Kathryn Brusewitz and Brandon Ramirez used Corona SDK to secure first place at Code Day, a weekend-long hackathon put on by Student Research and Development (StudentRND). The organization is a nonprofit that provides a space for college and high school students to learn, innovate and create new technology.
Creating their mobile game “Bustin Blocks” in just 24 hours, the duo received special praise from the judges for presenting the most complete app of the bunch.
Code Day was rapidly approaching and my teammate Kathryn and I began to brainstorm ideas. We had 24 hours to build a winning mobile app and decided that the best route was to create a mobile game. We wanted to try our hand at the App Store and this contest gave us the opportunity to accomplish this at super speeds.
We then had to think of options for development tools. Though there were many possibilities, Corona SDK stood out. I had looked through other games developed with Corona and was impressed by the quality of many. I did some more research on the platform and learned that Corona ported to many app stores. As the programmer, I was a little nervous about using a new SDK for a 24-hour competition, with a language (Lua) that I wasn’t familiar with. However, Corona seemed like the best option, as we didn’t have time to learn native development.
Before the competition, I had only managed to get the simple “Hello World” button to work and I was a bit nervous to compete. However, within a few hours, I had created a scrolling background, behind a menu that overlaid it, and the base of our game was nearly completed. I was pleasantly surprised by how EASY it was to learn Corona SDK. The platform was very straightforward and the event system handled nicely.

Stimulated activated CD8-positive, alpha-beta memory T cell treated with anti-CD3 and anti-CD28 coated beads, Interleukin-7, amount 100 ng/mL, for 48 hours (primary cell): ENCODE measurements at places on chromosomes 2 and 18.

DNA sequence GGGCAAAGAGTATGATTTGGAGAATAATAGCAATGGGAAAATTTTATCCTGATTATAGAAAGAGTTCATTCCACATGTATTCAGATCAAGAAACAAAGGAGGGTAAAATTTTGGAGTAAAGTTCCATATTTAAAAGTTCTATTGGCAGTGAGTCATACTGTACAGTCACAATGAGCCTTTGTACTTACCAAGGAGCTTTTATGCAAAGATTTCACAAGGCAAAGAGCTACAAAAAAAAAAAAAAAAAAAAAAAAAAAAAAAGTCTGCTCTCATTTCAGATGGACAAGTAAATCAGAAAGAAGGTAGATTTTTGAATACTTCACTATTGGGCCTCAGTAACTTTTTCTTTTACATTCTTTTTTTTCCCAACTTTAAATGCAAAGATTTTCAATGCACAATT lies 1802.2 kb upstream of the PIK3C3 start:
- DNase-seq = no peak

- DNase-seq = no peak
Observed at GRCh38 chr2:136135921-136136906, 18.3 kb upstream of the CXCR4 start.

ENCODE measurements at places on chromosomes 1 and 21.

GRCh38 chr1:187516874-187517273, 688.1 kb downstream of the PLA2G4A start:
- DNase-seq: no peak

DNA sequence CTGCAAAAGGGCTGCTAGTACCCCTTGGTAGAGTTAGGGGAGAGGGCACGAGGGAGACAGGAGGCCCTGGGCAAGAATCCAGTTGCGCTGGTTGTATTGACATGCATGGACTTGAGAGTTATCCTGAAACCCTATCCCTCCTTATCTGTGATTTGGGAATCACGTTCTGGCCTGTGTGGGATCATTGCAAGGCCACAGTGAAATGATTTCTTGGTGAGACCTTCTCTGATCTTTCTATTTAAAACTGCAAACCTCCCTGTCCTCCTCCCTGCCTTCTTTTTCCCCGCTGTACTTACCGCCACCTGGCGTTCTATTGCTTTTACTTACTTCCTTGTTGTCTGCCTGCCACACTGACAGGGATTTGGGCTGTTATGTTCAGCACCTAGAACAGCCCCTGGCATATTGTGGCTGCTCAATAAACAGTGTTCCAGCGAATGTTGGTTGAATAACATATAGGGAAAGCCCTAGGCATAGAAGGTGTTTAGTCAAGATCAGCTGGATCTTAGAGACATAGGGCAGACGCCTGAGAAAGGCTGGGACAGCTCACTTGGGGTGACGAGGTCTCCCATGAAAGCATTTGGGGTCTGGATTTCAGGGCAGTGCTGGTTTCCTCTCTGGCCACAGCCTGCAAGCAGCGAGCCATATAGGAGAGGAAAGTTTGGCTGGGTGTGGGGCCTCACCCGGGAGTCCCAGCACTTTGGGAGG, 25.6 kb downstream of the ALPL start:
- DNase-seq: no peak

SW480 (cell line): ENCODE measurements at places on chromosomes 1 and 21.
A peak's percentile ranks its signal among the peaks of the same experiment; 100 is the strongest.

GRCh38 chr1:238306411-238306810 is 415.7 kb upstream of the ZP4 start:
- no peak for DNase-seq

The Corona API reference index became my go-to place whenever I had a question. I liked that everything was documented there and it provided most of the information I needed to build my game. I also found the forums and tutorials very helpful. I highly recommend that Corona newbies discover EVERYTHING Corona can do by checking the API index, forums, and tutorials. Doing this will save a TON of work, by not having to create features yourself. The widgets were especially helpful in this field.
Our game, originally called Slide but recently renamed to Bustin Blocks, dominated the competition was awarded first place! In fact, we got extra praise from the judges because they felt our app was the most complete and fun of the bunch. Our top competitors were: another mobile game (Space Cat) and a utility app (a server and client program that allowed a user to control the mouse using the accelerometer on their phone).
Since the competition, we’ve polished our game, added a store with virtual currency, created an entirely new gamemode, added more options, and much more. We plan to release the game on Google Play after we reach a solid number downloads in the App Store. The game is currently in the review stage and we’re excited to get our first app published with the help of Corona!